The bike seemed efficient, and I'm thinking it is probably a combination of both the big wheels and geometry.


Okay, I really enjoyed riding this bike, and it did everything what I expected it to do. However, there are a few things I wish Motobecane hadn't done with the Outcast (aside from the cruddy parts).

I bought this bike with the intent to ride it on trails, single tracks in particular. Even when you look for this bike on the Bikes Direct website, it falls under the "MTB" heading. However, arriving with a 42T stock chainring, a flip-flop hub + fixed gear cog, and mounts for racks and fenders, the package really says "Hybrid/Commute bike" more than MTB. I know that some people like these options, but the question is, "Why would you buy a knobbied 29er for urban riding? Why not just get a normal street bike which would be much faster and efficient on asphalt?"

Maybe I'm just a purist in this respect, but a mountain bike is for mountain riding. If Motobecane asked me for my opinion, I would tell them to do away with all the rack mounts/flip-flop hub/42T chainring/commuter stuff and upgrade the sub-par parts that we all end up tossing. Plus, if a company is going to market their bike as a mountain bike, make it a mountain bike, not some wierd non-commitment hybrid, fixed gear thing.

If I was in the market for a single speed commuter, the Outcast would be one of the last bikes I would consider.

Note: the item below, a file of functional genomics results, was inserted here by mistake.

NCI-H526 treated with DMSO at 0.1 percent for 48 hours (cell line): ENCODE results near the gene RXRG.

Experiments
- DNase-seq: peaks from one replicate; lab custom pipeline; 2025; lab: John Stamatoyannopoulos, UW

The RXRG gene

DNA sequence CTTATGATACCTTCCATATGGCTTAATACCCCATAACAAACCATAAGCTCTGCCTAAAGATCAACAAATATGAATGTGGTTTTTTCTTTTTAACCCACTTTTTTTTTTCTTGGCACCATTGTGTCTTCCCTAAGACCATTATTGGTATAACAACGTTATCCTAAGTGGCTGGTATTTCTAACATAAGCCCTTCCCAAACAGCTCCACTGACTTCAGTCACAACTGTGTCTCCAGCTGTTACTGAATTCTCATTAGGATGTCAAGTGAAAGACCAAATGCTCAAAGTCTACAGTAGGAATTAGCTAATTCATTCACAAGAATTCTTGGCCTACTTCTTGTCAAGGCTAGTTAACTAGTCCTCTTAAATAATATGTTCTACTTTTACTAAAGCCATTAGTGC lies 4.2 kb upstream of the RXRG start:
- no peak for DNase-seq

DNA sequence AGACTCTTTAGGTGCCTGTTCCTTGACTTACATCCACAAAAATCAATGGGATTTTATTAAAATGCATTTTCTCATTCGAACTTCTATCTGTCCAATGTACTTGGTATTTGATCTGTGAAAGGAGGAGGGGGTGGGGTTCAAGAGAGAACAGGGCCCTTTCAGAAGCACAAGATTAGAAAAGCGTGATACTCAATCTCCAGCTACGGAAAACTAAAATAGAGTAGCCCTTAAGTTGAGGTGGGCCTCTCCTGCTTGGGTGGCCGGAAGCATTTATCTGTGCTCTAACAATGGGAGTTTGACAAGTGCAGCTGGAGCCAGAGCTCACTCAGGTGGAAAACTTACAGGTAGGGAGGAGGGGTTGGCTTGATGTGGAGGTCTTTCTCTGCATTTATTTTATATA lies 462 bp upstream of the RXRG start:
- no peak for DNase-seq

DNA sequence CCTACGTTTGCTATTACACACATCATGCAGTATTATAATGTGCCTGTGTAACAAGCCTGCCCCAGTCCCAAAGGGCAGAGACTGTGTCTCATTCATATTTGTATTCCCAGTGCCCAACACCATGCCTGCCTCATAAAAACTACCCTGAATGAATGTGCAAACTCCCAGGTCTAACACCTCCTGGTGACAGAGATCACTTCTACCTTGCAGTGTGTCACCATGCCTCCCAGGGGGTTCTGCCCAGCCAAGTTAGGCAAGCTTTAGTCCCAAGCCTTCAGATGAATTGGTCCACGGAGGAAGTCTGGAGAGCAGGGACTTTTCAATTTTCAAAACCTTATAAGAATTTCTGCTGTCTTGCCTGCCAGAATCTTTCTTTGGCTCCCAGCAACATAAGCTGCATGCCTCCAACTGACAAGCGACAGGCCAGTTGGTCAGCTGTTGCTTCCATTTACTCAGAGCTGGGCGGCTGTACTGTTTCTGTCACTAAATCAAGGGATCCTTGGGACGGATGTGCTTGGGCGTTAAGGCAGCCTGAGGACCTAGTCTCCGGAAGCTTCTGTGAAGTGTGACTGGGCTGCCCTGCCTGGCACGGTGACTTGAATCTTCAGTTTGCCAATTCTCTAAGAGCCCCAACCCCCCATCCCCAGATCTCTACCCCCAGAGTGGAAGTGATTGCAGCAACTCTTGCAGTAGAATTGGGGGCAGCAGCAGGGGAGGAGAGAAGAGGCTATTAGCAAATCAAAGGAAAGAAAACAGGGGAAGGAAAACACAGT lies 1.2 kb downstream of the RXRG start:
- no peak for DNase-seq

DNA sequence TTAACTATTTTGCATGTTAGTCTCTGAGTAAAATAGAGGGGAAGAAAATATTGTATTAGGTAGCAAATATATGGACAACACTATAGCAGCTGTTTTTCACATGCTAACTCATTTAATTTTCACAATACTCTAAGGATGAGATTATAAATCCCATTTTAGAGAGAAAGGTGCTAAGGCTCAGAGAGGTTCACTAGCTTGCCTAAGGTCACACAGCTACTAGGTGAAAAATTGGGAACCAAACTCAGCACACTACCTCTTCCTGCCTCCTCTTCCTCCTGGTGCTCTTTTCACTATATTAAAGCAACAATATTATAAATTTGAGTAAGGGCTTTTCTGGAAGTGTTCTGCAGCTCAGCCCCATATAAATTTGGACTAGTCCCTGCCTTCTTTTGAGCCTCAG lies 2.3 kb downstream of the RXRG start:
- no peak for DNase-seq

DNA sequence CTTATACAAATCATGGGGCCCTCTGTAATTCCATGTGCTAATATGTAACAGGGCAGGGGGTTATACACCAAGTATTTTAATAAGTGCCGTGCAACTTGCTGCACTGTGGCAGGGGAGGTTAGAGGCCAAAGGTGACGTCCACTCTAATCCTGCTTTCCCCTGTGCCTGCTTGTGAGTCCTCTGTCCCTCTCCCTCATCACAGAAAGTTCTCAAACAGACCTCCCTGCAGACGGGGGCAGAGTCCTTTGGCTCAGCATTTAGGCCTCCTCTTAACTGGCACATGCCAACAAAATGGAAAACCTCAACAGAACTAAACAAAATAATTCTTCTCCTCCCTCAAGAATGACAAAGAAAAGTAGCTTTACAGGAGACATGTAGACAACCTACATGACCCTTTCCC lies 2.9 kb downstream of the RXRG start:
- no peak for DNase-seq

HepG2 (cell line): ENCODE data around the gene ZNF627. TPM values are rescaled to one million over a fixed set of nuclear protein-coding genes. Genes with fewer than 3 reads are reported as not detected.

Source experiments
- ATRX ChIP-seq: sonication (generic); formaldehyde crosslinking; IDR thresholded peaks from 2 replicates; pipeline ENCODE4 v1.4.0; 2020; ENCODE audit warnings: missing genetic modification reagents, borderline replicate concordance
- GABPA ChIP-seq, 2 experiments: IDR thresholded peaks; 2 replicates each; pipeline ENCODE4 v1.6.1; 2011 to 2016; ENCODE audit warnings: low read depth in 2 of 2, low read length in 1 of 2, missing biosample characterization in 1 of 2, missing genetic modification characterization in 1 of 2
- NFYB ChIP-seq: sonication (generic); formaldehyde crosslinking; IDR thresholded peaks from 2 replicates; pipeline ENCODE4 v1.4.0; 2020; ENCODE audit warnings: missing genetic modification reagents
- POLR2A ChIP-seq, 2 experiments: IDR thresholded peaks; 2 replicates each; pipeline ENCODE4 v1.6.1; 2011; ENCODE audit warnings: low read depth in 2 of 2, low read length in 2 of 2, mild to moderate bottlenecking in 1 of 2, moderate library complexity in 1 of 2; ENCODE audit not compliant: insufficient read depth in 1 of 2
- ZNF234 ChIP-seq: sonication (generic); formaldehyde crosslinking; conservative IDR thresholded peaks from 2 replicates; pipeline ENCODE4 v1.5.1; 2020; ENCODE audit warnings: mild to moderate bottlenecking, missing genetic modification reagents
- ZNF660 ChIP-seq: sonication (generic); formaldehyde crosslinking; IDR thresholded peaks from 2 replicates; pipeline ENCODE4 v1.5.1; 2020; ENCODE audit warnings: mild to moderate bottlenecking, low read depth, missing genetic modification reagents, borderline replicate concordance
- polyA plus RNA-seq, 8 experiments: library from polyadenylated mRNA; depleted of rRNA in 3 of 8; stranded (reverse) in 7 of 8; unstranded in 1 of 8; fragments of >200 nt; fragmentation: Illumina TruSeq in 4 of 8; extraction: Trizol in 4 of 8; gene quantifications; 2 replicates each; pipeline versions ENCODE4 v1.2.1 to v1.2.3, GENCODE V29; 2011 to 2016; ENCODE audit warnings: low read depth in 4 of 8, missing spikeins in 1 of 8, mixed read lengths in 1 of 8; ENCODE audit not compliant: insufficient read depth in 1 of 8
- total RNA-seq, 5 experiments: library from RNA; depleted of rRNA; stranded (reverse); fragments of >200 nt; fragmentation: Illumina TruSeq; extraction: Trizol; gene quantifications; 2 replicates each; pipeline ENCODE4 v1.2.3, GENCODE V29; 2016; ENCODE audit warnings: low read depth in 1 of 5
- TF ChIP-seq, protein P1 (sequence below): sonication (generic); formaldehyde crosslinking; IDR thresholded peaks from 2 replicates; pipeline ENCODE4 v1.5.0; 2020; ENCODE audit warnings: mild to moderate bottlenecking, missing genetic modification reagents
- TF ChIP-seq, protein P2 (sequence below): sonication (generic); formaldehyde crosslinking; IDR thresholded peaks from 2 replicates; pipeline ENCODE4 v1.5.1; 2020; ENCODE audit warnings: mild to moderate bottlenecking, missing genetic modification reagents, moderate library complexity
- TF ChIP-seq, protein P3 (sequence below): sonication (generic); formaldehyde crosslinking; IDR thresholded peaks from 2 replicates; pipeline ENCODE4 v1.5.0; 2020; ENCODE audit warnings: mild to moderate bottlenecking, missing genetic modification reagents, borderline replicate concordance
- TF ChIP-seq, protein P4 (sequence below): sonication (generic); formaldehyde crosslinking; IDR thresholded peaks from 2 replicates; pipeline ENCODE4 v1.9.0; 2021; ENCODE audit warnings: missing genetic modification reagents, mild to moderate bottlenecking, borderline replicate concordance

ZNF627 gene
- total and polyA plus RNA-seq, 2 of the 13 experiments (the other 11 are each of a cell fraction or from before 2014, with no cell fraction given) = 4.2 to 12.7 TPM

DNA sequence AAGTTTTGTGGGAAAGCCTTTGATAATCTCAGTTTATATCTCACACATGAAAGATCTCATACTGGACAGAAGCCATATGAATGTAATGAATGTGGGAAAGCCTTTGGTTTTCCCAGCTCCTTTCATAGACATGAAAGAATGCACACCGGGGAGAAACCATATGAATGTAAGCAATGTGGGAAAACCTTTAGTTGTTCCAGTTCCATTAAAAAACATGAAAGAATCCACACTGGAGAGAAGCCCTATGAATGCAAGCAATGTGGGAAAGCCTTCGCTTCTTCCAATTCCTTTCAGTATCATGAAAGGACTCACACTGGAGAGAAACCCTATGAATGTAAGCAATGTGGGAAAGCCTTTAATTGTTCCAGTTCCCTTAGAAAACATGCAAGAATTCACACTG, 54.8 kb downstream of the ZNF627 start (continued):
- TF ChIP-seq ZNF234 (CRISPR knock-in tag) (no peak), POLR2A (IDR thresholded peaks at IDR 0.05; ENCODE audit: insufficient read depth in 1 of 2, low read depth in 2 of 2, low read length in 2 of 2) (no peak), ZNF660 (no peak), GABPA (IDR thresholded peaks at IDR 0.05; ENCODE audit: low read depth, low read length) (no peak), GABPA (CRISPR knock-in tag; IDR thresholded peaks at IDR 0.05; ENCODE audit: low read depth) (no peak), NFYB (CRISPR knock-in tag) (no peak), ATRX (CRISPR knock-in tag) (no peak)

Even with my slight beef with how Motobecane packaged this bike, I was very pleased with it. To be honest, I had a sh*t-eatin' grin the entire time. Maybe because I haven't MTB'ed in awhile or I was just stoked with the way the bike worked (or maybe a little of both), but my conclusion after today was that the Motobecane Outcast 29er is good, cheap fun.

If you're interested in stomping local single tracks with big knobbied tires, don't be afraid to look into an Outcast. It's a basic bike that delivers smiles.

Great buy, affordable fun
Compares to higher-end single-speed 29ers
Efficient pedal stroke
Stomps over obstacles

Some parts are sub-par
Slow steering (could be my bad riding, though)
Wierd hybrid/commute bike options
Stigma of a Bikes Direct/Made in Taiwan brand

Frame: 6061 MOTO29X Aluminum with TrailTuned PowerStay Design, DualProfile Downtube with reinforced Gusset, 2x H2O bosses, rear rack mounts, fender eyelets
Fork: StraightBlade CrMo Unicrown with fender eyelets
Crankset: TruVativ Aluminum 42T 170mm with bash guard with a Bonus 33t Chain Ring*(bash guard is silver or black (No Choice)
Bottom Bracket: TruVativ sealed 68x118mm
Pedals: Mountain Platform